Their first project together was bringing so-called "poetry breaks" to local classrooms. They would show up, perform a short work and then "just dissolve into laughter in the hallway," Sessions said.

Poetry breaks evolved into a full-fledged storytelling partnership. Though many storytellers made the rounds at the time, there weren't any duos that Sessions could recall. They wanted to tell classic, traditional stories, but also tales that "put forth a vision of people or situations that we felt strongly about," Sessions continued. Their Wake Up, Sleeping Beauty program highlighted strong female characters.

They worked with minimal props and costumes — though, at Halloween time, Sessions would roll a giant wheelbarrow into the room that concealed Joan, who would pop out and spook the audience.

Joan and Sessions never decidedly disbanded their duo, though career changes made it more difficult to keep it going. In the mid-'90s, Joan took a big job leading the Flynn's education department. Former executive director Andrea Rogers recalled that, other than a handful of summer camps and student matinées, the Burlington performing arts center didn't offer much in the way of education before Joan's arrival.

"The seeds were there, but they needed Joan's watering," Rogers said.

Over the past several decades, Joan and many other teaching artists worked together to create a robust slate of performing arts classes, which reached a pinnacle just before the pandemic. The Flynn's educational programming today reaches tens of thousands of kids and adults each year.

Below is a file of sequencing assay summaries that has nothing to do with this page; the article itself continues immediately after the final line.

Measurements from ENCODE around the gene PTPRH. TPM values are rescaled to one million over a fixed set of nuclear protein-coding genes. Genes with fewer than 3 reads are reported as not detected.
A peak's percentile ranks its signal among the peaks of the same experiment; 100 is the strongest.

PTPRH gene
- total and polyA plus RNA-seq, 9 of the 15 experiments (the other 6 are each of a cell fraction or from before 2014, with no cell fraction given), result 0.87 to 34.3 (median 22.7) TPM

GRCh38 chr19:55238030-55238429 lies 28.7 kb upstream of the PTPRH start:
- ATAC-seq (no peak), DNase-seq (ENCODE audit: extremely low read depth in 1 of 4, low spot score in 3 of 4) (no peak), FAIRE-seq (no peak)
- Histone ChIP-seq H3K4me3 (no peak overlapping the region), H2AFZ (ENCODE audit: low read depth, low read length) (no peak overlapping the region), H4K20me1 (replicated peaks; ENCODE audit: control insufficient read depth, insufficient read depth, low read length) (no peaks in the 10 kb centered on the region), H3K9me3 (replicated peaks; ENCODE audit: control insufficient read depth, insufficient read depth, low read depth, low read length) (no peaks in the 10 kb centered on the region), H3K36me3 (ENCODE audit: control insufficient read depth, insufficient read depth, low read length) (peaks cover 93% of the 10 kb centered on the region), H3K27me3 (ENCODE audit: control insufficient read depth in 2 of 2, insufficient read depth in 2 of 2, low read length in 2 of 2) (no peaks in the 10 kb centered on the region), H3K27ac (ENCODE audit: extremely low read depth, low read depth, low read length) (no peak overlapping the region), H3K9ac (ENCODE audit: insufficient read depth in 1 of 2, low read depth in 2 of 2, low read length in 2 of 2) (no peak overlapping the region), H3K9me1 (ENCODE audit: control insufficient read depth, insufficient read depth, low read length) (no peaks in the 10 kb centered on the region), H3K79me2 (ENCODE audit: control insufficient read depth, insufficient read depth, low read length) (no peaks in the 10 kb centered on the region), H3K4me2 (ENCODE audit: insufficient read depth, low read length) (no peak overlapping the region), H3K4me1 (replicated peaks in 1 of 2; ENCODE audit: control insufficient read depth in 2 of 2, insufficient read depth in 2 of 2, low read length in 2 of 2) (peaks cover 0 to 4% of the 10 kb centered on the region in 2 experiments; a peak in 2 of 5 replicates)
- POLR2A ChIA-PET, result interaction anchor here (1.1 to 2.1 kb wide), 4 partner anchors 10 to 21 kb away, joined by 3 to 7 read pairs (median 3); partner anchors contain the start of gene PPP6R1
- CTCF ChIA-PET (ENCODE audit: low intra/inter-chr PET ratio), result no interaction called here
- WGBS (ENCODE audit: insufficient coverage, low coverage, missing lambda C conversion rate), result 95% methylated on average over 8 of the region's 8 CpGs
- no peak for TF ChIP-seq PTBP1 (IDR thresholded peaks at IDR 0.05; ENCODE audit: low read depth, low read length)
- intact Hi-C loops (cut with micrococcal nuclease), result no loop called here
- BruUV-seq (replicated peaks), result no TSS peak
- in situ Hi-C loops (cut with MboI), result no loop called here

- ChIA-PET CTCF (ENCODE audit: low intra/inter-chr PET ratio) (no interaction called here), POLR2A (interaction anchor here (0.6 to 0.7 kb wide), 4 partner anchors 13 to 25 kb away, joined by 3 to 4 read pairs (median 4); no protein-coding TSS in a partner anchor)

One of Joan's most noteworthy and longest-running student programs, which she would bring to area schools, was called Words Come Alive! In each session, kids would hear stories, then creatively reimagine them through dramatic and theatrical exercises.

click to enlarge Greeting card by Joan - SUZI WIZOWATY
  • Suzi Wizowaty
  • Greeting card by Joan

"She was a weaver," Fawcett said. "She would have an idea and a clear plan for the class. But if the kids had ideas of what to make or how to do things, she would always say yes and make it happen — and still be in charge of the classroom."

She also created History Comes Alive!, a program held at Shelburne Museum and other locations with preserved historical features, and Science Comes Alive! Rogers noted that Joan's teaching materials remain in the Flynn's archive.

While things were flourishing at the Flynn, an elementary school in Burlington's Old North End was floundering. Joan served on a task force that changed the fate of the H.O. Wheeler School, turning it into a magnet school focused on the arts. The Integrated Arts Academy was born in 2008.

Joan had been teaching graduate courses for teachers at Saint Michael's College in Colchester that focused on including the arts in general pedagogy. Teachers who made the transition from Wheeler to IAA learned how to nurture the arts and inject them into traditional educational curricula.

"We had a school full of people who were really committed to arts integration and infusing the arts throughout the school day," former IAA principal Bobby Riley said.

Though not every child is destined for a life on the stage or in the studio, Joan believed that the arts held the power to unlock the potential inside all learners.